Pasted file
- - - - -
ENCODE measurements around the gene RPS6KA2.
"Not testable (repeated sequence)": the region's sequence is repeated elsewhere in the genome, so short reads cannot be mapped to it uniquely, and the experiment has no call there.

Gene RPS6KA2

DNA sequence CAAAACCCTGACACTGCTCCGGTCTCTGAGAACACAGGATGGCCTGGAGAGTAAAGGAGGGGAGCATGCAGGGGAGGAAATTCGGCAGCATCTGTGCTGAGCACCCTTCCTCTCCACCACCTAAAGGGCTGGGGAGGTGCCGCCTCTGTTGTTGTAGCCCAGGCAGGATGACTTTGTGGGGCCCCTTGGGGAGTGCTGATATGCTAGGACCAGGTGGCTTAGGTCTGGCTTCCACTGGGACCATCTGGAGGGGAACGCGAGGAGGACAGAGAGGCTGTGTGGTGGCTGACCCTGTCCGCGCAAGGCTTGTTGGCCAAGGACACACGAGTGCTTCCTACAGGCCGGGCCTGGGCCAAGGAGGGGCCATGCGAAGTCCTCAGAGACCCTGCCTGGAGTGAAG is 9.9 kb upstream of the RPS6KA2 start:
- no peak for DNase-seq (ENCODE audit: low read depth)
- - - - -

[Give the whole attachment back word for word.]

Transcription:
ENCODE measurements around the gene RPS6KA2.
"Not testable (repeated sequence)": the region's sequence is repeated elsewhere in the genome, so short reads cannot be mapped to it uniquely, and the experiment has no call there.

Gene RPS6KA2

DNA sequence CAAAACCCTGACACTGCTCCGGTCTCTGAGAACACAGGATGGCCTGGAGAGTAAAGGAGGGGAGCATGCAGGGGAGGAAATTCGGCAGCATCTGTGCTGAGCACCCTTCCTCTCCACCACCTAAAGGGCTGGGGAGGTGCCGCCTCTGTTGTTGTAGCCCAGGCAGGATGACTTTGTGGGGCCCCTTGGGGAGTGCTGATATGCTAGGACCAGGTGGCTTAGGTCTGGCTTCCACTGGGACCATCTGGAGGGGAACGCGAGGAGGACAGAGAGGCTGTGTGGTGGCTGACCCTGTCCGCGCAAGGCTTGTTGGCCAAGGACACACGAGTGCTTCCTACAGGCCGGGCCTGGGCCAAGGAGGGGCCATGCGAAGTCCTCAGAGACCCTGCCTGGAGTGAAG is 9.9 kb upstream of the RPS6KA2 start:
- no peak for DNase-seq (ENCODE audit: low read depth)